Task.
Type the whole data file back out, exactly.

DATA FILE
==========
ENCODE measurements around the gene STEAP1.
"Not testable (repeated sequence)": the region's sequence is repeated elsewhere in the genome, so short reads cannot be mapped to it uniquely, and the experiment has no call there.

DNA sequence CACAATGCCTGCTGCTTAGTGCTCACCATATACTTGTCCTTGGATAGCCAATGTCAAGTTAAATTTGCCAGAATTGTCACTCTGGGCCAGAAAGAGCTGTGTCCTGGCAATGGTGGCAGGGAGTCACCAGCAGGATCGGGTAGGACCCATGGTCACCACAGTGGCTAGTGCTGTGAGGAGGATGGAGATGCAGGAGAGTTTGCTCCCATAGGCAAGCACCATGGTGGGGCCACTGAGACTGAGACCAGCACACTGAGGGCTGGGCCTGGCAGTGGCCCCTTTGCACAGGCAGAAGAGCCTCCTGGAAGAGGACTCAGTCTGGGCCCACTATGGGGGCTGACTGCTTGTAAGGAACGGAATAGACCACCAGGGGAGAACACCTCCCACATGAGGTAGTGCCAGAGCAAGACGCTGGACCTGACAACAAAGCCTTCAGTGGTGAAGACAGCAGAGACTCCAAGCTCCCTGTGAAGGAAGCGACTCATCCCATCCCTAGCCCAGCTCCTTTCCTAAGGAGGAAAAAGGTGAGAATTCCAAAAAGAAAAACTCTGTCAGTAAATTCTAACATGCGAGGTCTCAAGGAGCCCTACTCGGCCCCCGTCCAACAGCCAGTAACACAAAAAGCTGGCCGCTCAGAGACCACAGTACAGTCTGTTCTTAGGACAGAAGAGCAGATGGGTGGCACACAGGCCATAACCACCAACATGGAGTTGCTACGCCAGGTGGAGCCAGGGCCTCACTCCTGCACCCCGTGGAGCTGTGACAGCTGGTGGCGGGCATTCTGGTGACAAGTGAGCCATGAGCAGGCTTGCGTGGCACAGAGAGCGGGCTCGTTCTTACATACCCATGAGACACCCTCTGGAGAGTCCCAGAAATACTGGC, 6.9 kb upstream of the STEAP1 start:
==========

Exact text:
ENCODE measurements around the gene STEAP1.
"Not testable (repeated sequence)": the region's sequence is repeated elsewhere in the genome, so short reads cannot be mapped to it uniquely, and the experiment has no call there.

DNA sequence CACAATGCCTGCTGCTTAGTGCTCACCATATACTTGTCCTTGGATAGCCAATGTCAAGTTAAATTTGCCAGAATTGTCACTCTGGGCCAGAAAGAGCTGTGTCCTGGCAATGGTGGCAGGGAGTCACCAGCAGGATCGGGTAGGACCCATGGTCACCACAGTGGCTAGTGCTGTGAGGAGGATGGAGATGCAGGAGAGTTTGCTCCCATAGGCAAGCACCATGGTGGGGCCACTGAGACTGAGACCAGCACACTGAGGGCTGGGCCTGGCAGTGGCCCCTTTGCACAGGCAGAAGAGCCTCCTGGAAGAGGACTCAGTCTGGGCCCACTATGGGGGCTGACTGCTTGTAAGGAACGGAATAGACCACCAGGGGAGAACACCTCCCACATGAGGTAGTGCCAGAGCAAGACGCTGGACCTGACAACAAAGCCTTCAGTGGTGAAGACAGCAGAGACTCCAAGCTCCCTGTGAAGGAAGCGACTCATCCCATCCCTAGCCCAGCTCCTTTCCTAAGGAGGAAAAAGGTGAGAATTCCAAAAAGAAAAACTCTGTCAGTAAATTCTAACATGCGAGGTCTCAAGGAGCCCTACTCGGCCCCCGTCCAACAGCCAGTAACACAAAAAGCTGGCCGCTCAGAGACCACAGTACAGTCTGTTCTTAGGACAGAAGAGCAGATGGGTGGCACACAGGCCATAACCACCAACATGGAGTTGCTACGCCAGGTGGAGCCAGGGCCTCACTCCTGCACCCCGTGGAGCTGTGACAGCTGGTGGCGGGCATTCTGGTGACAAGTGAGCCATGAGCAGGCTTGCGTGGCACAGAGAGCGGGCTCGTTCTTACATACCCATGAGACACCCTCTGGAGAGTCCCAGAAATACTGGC, 6.9 kb upstream of the STEAP1 start: